Words: Juliette Motamed
Swirling, mesmerizing jams, psychedelic bluesy riffs, a bassist with fingers faster than a flash of lightning, who else could it be but White Denim? Fresh off the back of album release number six – the jazzy “Corsicana Lemonade” – I stood waiting in a sold out crowd at the Fleece to see this hypnotic band in action. Before the support act had even begun, a duo next to me began a heated discussion, both of them enthusiastically affirming that White Denim as a band have one of the tightest instrumentals they had ever experienced live. I privately raised an eyebrow and decided to judge their brash claims after I had seen the band play.
The support were a band called “Syd Arthur” playing a short, technically complex set, laced at intervals with an electric ukulele solo. Although obviously skilled musicians, there was something slightly too twee about the band, and so I was left (slightly impatiently) waiting for White Denim to make their appearance. And appear they did. White Denim opened their set with a swagger and a bang, starting off with the summery, upbeat rhythms of “Anvil Everything” a perfect choice, immediately putting a hazy smile on the faces of the majority of the crowd. This was immediately chased by the building, funky tempo of “I Start To Run”, which was then followed by the heavier riffs of “Corsicana.” White Denim’s set was characteristic of their musical style, with experimental jams in almost every song, which although made for a fantastic musical texture, was perhaps slightly too dense at some points, leading me to become slightly distracted. My attention was however, recaptured with the more brawny tracks such as “Shake shake shake” and crowd pleaser “Pretty Green”.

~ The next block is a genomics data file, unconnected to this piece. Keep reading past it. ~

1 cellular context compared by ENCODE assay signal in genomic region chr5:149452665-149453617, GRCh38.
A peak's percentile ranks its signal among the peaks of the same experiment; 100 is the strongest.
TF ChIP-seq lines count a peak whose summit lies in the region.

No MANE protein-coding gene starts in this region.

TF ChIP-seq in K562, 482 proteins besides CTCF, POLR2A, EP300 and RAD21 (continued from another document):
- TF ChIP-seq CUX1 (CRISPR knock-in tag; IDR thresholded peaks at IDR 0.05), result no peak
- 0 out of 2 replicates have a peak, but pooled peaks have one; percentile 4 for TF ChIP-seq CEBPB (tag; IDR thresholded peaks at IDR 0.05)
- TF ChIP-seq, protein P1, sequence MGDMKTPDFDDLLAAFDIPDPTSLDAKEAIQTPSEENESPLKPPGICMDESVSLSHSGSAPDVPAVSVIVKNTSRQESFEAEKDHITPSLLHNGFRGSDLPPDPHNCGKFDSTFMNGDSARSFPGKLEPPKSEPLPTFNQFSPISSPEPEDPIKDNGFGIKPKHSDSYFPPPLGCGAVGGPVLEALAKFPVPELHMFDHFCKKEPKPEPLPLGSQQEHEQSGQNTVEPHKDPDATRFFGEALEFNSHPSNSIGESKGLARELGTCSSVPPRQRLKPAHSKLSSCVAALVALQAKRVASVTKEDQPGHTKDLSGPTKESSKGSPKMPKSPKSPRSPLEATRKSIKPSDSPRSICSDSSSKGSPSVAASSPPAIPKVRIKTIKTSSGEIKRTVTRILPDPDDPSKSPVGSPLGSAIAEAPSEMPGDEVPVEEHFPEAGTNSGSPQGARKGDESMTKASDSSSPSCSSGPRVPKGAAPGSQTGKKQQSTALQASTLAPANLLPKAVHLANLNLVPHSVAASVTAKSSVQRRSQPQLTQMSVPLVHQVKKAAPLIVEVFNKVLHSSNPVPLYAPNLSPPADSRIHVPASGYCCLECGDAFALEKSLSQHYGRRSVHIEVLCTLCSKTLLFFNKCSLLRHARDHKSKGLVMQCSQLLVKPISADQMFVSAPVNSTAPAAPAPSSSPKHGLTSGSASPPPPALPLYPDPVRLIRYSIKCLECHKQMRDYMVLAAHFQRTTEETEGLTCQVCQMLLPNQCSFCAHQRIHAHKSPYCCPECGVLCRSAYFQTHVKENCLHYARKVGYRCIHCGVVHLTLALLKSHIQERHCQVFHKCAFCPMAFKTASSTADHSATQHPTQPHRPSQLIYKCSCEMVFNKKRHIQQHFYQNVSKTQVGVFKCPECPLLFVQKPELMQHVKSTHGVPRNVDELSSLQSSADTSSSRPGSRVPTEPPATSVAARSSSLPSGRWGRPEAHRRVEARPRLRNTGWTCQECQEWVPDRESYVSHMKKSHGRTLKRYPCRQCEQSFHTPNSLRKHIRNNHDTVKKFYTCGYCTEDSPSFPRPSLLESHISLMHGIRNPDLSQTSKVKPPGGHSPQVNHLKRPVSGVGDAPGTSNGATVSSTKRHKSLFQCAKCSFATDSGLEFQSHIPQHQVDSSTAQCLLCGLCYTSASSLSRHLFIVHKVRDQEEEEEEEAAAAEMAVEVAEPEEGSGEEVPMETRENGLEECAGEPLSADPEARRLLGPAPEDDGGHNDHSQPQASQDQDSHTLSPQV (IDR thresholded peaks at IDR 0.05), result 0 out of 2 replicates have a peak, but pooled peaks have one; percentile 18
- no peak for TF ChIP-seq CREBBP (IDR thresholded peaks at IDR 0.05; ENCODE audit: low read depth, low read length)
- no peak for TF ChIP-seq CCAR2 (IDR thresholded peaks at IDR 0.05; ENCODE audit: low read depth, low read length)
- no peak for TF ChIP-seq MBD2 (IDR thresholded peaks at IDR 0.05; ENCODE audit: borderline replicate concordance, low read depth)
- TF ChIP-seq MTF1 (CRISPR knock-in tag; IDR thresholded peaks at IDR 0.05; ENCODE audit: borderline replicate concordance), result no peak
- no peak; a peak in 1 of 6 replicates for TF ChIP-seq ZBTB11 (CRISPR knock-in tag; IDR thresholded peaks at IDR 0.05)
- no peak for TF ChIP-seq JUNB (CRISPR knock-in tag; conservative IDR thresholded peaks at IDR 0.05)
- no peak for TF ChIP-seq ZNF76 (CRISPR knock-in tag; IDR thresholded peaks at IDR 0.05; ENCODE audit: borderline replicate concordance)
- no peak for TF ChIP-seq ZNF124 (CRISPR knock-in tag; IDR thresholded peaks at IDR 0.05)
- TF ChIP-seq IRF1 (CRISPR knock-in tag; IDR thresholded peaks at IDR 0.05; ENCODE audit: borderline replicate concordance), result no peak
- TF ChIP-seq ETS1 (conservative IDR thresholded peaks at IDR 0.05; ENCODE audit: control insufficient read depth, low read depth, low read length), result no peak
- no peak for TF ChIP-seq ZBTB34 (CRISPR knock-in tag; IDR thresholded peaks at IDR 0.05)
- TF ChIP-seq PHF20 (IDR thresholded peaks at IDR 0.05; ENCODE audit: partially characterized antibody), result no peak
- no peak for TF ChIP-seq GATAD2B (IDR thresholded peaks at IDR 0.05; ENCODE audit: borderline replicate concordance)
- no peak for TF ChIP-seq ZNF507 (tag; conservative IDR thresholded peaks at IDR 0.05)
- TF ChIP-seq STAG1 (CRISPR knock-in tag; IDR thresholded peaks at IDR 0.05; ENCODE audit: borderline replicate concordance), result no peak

The skill with which they handled their impressive back catalogue of six albums, made for a confident set, and brought me back to the insistent conversation of the duo I mentioned earlier. The tightness of the band as a musical unit really was striking, with almost every single song being delivered with the precise blow of music exactness that left me stunned. As a live band, White Denim really do go for the jugular. It goes without saying that White Denim are skilled performers, but there was something that left me wanting more after the gig, almost as though the excessive jamming in the middle of each song alienated the audience and prevented any kind of musical closure. Regardless, White Denim’s technical brilliance means that despite these drawbacks they are forgiven. It truly was a gig as captivating as their music.
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